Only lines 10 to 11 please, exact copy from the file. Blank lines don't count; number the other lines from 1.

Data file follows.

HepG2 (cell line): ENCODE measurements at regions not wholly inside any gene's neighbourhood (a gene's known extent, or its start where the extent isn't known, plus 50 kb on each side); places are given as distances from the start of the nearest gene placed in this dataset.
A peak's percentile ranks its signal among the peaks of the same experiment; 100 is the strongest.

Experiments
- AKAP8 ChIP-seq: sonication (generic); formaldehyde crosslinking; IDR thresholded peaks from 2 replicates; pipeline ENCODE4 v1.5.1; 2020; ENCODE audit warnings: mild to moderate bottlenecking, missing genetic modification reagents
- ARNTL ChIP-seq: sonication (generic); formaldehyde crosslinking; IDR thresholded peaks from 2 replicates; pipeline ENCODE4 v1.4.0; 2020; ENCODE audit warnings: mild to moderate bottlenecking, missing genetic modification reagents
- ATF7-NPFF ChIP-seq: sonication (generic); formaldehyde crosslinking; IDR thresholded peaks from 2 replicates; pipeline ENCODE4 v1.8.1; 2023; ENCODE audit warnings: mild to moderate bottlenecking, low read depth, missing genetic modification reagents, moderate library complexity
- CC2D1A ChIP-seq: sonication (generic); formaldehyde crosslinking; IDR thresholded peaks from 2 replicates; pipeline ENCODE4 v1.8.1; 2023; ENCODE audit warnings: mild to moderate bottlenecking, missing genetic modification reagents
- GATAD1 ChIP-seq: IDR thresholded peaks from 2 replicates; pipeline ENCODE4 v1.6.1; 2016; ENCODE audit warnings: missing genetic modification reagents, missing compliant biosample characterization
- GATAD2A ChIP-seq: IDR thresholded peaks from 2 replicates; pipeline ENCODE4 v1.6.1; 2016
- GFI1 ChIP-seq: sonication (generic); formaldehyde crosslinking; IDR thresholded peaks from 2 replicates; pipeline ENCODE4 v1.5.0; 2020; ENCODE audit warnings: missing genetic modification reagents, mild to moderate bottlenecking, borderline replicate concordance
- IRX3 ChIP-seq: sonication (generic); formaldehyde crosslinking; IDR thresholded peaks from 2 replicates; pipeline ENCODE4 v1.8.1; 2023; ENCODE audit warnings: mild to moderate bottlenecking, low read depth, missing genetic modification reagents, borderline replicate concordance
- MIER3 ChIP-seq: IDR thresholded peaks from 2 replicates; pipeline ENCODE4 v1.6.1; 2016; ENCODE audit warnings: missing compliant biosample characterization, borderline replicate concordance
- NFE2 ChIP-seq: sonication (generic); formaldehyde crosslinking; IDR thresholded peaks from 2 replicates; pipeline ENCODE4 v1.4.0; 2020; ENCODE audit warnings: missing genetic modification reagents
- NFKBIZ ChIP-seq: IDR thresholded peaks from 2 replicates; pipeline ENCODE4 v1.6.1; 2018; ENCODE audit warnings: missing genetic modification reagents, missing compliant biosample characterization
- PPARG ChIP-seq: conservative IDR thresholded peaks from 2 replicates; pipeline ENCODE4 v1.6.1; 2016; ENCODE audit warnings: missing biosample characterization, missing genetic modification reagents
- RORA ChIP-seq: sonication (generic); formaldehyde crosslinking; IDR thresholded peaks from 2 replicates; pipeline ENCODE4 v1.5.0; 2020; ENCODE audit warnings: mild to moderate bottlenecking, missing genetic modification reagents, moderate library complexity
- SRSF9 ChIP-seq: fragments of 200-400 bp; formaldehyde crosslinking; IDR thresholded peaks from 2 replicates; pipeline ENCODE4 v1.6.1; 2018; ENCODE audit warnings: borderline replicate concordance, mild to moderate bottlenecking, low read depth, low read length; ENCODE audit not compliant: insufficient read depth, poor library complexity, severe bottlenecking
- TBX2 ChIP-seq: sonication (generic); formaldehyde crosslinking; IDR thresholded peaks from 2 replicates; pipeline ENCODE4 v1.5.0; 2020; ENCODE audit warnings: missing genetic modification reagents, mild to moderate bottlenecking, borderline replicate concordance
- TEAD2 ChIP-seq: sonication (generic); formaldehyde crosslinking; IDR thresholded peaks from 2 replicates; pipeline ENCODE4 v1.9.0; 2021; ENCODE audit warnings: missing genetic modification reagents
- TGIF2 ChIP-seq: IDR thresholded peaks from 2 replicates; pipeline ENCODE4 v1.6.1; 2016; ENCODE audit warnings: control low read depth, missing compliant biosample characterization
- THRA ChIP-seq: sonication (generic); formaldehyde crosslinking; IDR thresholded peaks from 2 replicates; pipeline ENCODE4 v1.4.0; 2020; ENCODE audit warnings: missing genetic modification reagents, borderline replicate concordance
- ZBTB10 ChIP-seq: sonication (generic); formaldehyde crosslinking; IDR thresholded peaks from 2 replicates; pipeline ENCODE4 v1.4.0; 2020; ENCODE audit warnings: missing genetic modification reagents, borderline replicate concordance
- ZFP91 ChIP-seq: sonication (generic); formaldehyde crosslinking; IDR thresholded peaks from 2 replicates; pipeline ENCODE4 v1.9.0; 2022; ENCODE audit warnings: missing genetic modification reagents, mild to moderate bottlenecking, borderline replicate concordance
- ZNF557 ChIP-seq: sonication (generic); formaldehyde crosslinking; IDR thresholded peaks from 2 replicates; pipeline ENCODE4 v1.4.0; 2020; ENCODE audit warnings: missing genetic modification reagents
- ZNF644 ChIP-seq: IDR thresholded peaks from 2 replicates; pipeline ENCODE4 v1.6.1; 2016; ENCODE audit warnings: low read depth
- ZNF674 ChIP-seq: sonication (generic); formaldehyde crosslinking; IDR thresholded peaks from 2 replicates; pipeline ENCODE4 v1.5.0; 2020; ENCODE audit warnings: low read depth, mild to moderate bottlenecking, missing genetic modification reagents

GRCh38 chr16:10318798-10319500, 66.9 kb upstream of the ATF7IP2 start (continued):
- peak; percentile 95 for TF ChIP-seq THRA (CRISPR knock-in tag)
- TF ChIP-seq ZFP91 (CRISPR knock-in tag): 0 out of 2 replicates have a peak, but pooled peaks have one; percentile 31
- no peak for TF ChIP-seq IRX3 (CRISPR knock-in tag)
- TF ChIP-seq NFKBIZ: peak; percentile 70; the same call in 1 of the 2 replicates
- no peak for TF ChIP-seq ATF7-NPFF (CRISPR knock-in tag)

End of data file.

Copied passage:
- GFI1 ChIP-seq: sonication (generic); formaldehyde crosslinking; IDR thresholded peaks from 2 replicates; pipeline ENCODE4 v1.5.0; 2020; ENCODE audit warnings: missing genetic modification reagents, mild to moderate bottlenecking, borderline replicate concordance
- IRX3 ChIP-seq: sonication (generic); formaldehyde crosslinking; IDR thresholded peaks from 2 replicates; pipeline ENCODE4 v1.8.1; 2023; ENCODE audit warnings: mild to moderate bottlenecking, low read depth, missing genetic modification reagents, borderline replicate concordance